Beginning next week, patients at Primary Children's Medical Center may be getting their life-saving IV's prepared by a highly sophisticated robot called RIVA (Robotic IV Automation).
Fifteen-day-old Hand Goedhart gets three different IVs that were traditionally prepared by human hands. Pharmacists gowned, gloved and masked in a special clean room custom make IVs for children. That's because a lot of drugs are not made in pediatric doses.
Pharmacy director at Primary Children's Medical Center Kevin Jones said, "And a lot of the adult doses are 10, even 100-fold greater than the pediatric doses."
But soon, upwards of more than 800 hundred IVs will be prepared daily, by something, not someone, very special. Meet RIVA, or Robotic IV Automation. So far, it's only the second of its kind to be installed in this country.
Within a cell more sterile than an OR, RIVA measures, injects, labels and delivers finished IV's in both syringes and bags. There are no mistakes, no risk of contamination and no waste.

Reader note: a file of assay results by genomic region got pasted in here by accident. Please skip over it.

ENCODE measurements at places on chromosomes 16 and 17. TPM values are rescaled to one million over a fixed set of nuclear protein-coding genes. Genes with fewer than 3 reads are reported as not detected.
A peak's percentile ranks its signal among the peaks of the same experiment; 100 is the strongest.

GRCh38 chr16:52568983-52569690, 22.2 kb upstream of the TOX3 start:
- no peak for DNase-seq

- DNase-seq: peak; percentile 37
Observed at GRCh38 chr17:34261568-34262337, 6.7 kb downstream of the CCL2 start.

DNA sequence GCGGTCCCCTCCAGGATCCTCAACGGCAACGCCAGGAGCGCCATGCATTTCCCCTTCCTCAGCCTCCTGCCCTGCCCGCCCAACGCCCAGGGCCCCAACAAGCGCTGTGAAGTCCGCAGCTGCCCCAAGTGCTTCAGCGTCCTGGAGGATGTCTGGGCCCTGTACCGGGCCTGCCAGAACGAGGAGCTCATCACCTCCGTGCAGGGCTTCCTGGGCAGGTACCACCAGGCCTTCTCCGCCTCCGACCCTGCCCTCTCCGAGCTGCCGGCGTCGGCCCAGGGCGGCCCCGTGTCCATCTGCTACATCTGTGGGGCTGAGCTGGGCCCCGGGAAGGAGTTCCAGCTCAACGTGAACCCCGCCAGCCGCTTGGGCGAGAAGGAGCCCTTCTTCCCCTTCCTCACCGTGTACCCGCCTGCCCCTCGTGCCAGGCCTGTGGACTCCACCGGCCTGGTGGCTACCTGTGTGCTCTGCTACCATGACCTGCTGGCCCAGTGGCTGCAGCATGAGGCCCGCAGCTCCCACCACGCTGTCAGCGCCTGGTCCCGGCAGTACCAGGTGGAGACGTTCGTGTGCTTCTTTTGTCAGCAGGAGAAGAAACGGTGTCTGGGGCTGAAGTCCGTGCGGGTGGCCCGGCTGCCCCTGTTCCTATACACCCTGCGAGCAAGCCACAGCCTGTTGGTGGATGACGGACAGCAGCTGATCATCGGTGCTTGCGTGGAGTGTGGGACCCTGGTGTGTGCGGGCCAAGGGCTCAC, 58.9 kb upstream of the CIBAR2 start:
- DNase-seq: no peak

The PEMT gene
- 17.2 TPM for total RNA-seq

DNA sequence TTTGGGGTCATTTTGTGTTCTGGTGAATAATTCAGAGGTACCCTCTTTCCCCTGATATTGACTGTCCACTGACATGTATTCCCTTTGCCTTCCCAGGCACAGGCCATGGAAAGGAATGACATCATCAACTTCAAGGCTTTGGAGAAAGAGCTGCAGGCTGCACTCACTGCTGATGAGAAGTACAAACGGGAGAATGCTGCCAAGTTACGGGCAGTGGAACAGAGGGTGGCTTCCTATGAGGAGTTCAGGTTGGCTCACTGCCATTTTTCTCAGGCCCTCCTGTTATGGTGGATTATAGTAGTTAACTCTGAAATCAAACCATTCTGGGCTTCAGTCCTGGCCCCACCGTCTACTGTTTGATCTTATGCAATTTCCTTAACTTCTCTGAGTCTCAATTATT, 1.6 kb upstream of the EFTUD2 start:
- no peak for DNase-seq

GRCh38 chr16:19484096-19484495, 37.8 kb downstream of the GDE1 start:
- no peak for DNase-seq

Jones said, "It verifies it by bar code. It takes a photograph of that, and it also measures the size of the vial neck."
It knows exactly what it's filling, and the precision in micro-measurements guarantees what a young patient is getting.
For our demonstration, we were allowed to walk inside the room; but come next week when the robot is fully operational, even the area outside the robot will be off limits.
The machine sterilizes specific ports with pulse UV light. It could save Primary a half million dollars per year since, under the hand method, unused IV drugs have to be thrown out within a week. The robot's IVs keep 30 to 60 days.
RIVA's price tag is about $1 million, but Primary expects it will pay for itself in safety and drug costs within two years. Kevin Jones says a second robot to prepare chemo drugs for cancer patients may be just around the corner.